Revisiting a Favorite of the New Classical Scene
“Anybody who thinks that classical music is dead wasn’t here,” this blog enthused about Caroline Shaw‘s sold-out concert with the Attacca Quartet at Lincoln Center a little over a year ago. Lincoln Center’s concert halls may be cold and dead at the moment – what a hideous reality, huh? – but you can hear some of what she played that night on their most recent album, Orange, streaming at Bandcamp.
Before Shaw won a Pulitzer (for a piece that wasn’t even one of her best), she was highly sought after as a sidewoman, both as a violinist and chorister. Since then, she’s become more widely known as one of the foremost composer-performers in the new classical scene. By the time she recorded this, most of the material had been thoroughly road-tested, and it sparkles with catchy, emphatic riffage and clever humor.
The title track, essentially, is Valencia, inspired by a big, juicy orange. Circling high harmonics, driving glissandos in the lows, echo riffs, suspenseful dopplers and brisk handoffs populate this artfully minimalist theme and variations. Brooklyn Rider gave the New York premiere of the trickily rhythmic yet anthemic opening track, Entr’Acte, earlier that year. The version here seems more spacious and richly textured with microtones, not to mention dynamics. The ensemble – violinists Amy Schroeder and Keiko Tokunaga, violist Nathan Schram and cellist Andrew Yee – take advantage of the studio space to sink to a whisper and then pluck their way back up toward a Philip Glass-ine circularity.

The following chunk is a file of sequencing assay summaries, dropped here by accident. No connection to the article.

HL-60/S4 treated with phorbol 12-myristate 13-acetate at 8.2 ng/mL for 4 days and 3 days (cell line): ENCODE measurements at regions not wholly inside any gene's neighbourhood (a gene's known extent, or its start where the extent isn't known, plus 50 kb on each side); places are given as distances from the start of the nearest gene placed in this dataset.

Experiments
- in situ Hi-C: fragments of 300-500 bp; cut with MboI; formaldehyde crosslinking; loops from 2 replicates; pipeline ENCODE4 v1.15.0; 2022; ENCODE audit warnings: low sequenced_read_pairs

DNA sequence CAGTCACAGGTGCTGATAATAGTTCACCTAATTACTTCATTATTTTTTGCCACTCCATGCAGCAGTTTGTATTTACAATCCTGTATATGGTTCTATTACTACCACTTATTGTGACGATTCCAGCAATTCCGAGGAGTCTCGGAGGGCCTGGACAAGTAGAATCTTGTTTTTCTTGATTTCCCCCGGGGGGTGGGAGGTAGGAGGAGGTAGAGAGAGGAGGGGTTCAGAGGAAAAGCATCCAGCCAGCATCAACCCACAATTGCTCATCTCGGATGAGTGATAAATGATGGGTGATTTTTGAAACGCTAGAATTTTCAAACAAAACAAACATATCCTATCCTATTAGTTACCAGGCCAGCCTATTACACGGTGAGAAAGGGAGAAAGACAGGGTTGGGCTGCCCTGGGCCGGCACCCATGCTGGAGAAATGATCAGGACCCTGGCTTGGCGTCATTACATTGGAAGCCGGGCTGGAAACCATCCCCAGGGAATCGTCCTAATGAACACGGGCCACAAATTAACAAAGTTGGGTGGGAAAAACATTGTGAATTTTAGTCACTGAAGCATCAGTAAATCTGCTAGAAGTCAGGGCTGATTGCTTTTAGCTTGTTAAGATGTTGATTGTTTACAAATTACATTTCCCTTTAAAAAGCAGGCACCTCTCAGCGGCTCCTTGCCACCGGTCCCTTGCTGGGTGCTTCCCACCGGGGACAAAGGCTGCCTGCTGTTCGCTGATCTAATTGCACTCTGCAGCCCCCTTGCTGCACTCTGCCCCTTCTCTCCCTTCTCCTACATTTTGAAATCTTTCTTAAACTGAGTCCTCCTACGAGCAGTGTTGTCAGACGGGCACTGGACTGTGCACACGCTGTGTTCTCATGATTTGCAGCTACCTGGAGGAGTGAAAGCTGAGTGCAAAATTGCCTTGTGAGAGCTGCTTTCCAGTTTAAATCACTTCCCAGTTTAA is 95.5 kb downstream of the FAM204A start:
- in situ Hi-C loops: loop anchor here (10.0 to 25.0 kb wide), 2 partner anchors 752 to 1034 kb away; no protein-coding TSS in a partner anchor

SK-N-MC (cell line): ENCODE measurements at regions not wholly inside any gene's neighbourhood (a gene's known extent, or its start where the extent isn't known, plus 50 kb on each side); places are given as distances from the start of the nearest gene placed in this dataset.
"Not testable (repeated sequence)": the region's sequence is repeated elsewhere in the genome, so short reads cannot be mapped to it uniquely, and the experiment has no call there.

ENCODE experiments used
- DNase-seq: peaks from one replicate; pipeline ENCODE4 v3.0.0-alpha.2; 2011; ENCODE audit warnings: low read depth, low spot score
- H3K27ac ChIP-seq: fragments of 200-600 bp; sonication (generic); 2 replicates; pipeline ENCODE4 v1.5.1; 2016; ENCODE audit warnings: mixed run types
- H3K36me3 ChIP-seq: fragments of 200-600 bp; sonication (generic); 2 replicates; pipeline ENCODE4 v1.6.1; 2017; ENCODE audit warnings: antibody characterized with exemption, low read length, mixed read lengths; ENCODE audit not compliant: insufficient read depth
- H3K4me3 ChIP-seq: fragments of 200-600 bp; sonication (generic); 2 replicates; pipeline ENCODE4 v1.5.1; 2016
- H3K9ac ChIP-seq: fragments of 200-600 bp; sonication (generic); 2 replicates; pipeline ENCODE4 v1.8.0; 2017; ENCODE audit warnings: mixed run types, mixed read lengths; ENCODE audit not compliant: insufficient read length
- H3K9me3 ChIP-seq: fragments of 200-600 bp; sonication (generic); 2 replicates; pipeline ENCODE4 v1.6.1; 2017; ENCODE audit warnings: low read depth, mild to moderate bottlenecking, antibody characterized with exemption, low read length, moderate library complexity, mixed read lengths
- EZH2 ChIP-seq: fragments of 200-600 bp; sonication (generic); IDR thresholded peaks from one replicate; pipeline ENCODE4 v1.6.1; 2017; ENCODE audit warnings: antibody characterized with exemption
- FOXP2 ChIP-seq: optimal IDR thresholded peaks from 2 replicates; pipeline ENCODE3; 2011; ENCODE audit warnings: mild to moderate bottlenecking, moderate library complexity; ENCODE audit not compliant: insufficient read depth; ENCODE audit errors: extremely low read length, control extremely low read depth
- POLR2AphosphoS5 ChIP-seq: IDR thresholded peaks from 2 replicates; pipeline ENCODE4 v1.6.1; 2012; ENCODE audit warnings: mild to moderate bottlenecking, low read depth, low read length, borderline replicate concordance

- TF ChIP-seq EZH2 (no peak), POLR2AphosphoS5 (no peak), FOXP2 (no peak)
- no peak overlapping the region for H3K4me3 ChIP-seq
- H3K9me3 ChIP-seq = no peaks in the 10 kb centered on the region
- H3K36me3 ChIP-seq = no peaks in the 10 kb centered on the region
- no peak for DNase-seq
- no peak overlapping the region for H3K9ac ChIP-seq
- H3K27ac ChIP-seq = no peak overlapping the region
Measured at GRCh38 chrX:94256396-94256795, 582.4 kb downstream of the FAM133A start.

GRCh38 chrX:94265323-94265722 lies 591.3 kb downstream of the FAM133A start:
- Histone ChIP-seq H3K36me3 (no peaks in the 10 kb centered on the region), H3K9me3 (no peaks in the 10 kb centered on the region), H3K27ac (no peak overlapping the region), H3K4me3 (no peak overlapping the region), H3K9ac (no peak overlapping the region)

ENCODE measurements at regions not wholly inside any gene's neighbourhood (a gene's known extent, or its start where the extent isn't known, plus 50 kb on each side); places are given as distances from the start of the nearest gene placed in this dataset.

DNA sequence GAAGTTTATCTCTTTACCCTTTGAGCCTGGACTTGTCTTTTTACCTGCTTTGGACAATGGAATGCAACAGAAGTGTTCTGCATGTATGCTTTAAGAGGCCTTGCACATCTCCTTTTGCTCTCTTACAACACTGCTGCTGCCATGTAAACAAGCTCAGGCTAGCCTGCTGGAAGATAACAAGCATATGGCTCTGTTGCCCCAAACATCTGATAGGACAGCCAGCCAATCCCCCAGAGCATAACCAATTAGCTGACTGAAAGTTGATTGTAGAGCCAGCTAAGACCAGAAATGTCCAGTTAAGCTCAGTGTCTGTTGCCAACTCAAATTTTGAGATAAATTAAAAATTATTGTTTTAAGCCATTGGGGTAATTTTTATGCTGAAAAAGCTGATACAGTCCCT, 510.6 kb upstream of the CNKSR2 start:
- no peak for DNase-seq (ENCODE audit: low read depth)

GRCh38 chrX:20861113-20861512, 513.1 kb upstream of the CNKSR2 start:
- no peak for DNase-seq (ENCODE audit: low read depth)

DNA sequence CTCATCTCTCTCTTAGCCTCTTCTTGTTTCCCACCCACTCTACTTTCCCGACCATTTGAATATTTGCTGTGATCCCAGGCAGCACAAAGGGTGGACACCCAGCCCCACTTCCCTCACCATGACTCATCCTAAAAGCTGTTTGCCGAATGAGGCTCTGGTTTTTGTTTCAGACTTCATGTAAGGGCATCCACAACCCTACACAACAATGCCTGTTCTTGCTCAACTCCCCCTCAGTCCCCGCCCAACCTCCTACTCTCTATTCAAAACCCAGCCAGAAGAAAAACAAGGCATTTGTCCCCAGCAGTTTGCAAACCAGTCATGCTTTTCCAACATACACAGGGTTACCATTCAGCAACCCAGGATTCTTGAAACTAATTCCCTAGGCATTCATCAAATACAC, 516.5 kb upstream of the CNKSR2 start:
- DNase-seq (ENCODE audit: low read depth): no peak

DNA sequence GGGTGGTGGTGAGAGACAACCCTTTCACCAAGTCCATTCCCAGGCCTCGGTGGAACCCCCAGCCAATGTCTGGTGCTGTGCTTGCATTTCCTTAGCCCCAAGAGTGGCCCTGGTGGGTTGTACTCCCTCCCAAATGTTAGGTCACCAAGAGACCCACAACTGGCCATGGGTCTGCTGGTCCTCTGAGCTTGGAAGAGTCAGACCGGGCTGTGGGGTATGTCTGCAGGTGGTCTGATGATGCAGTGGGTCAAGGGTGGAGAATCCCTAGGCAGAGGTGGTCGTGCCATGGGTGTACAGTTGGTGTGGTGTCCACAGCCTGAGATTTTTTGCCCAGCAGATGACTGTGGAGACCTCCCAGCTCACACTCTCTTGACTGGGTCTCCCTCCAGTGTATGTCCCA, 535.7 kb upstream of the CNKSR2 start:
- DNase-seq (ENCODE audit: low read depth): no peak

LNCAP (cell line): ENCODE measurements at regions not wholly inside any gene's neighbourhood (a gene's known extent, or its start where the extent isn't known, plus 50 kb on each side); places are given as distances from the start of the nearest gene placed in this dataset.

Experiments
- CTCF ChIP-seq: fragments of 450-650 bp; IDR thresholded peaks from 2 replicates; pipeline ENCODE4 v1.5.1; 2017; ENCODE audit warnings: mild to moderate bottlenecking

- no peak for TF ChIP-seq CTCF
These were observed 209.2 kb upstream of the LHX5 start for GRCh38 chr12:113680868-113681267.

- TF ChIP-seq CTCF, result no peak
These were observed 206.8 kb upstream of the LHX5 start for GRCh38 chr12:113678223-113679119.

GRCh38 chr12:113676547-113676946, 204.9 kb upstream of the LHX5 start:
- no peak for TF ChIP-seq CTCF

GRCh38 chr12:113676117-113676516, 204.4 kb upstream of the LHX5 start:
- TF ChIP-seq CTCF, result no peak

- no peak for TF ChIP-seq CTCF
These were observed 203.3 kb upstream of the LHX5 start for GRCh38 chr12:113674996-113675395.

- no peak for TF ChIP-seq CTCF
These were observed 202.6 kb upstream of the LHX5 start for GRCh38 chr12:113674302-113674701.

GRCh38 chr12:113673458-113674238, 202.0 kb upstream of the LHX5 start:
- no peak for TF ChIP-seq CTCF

The album’s centerpiece is Plan & Elevation, a seven-part suite inspired by the same landscaped Washington, DC greenery that Igor Stravinsky was drawn to over a half-century ago. Steady pulses, jaunty pizzicato, indian summer haze, spirals across the strings and expertly textured harmonics interchange, rise and fall: Shaw’s reliance on the low midrange, here and elsewhere, is striking, particularly in the third movement’s slow upward slide.
In Latin, Punctum means “point;” it’s also the opening of a tear duct. The group really max out the dynamics, from a wry off-scene strut, to obliquely resonant late Beethoven references and some neat polyrhythms. The album’s longest and most hypnotic piece, Ritornello contrasts shifting tectonic sheets with playful pizzicato riffs over a quasi-palindromic structure with a devious false ending. The concluding number is the plucky, pastoral Limestone & Felt.